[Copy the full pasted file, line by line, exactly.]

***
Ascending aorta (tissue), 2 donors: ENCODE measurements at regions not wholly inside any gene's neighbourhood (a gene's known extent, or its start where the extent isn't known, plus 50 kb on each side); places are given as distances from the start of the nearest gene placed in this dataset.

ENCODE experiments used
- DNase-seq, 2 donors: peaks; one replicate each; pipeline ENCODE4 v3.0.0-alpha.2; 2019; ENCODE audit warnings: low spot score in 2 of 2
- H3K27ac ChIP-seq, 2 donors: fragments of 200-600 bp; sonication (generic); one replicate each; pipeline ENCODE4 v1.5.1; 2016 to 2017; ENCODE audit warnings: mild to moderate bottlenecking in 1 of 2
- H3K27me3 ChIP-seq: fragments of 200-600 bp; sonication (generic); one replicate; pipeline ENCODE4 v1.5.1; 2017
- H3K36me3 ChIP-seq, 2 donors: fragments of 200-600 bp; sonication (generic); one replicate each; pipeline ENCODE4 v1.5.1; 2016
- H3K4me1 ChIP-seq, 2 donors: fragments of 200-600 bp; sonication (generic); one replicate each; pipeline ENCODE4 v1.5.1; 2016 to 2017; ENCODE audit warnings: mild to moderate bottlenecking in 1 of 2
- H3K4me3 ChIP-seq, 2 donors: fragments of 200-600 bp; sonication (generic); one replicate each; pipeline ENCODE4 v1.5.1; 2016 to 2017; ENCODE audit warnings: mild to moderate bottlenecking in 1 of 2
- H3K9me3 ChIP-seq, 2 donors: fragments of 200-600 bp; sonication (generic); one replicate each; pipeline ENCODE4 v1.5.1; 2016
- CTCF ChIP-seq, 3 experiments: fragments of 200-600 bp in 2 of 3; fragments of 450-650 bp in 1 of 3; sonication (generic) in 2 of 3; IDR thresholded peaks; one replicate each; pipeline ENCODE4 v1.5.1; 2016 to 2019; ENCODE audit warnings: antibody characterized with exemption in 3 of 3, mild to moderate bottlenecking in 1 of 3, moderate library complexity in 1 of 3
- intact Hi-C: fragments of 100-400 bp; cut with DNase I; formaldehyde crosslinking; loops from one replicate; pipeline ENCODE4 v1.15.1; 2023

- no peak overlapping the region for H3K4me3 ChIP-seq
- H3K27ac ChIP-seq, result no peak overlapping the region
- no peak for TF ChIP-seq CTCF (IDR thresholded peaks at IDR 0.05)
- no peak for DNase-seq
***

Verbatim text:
Ascending aorta (tissue), 2 donors: ENCODE measurements at regions not wholly inside any gene's neighbourhood (a gene's known extent, or its start where the extent isn't known, plus 50 kb on each side); places are given as distances from the start of the nearest gene placed in this dataset.

ENCODE experiments used
- DNase-seq, 2 donors: peaks; one replicate each; pipeline ENCODE4 v3.0.0-alpha.2; 2019; ENCODE audit warnings: low spot score in 2 of 2
- H3K27ac ChIP-seq, 2 donors: fragments of 200-600 bp; sonication (generic); one replicate each; pipeline ENCODE4 v1.5.1; 2016 to 2017; ENCODE audit warnings: mild to moderate bottlenecking in 1 of 2
- H3K27me3 ChIP-seq: fragments of 200-600 bp; sonication (generic); one replicate; pipeline ENCODE4 v1.5.1; 2017
- H3K36me3 ChIP-seq, 2 donors: fragments of 200-600 bp; sonication (generic); one replicate each; pipeline ENCODE4 v1.5.1; 2016
- H3K4me1 ChIP-seq, 2 donors: fragments of 200-600 bp; sonication (generic); one replicate each; pipeline ENCODE4 v1.5.1; 2016 to 2017; ENCODE audit warnings: mild to moderate bottlenecking in 1 of 2
- H3K4me3 ChIP-seq, 2 donors: fragments of 200-600 bp; sonication (generic); one replicate each; pipeline ENCODE4 v1.5.1; 2016 to 2017; ENCODE audit warnings: mild to moderate bottlenecking in 1 of 2
- H3K9me3 ChIP-seq, 2 donors: fragments of 200-600 bp; sonication (generic); one replicate each; pipeline ENCODE4 v1.5.1; 2016
- CTCF ChIP-seq, 3 experiments: fragments of 200-600 bp in 2 of 3; fragments of 450-650 bp in 1 of 3; sonication (generic) in 2 of 3; IDR thresholded peaks; one replicate each; pipeline ENCODE4 v1.5.1; 2016 to 2019; ENCODE audit warnings: antibody characterized with exemption in 3 of 3, mild to moderate bottlenecking in 1 of 3, moderate library complexity in 1 of 3
- intact Hi-C: fragments of 100-400 bp; cut with DNase I; formaldehyde crosslinking; loops from one replicate; pipeline ENCODE4 v1.15.1; 2023

- no peak overlapping the region for H3K4me3 ChIP-seq
- H3K27ac ChIP-seq, result no peak overlapping the region
- no peak for TF ChIP-seq CTCF (IDR thresholded peaks at IDR 0.05)
- no peak for DNase-seq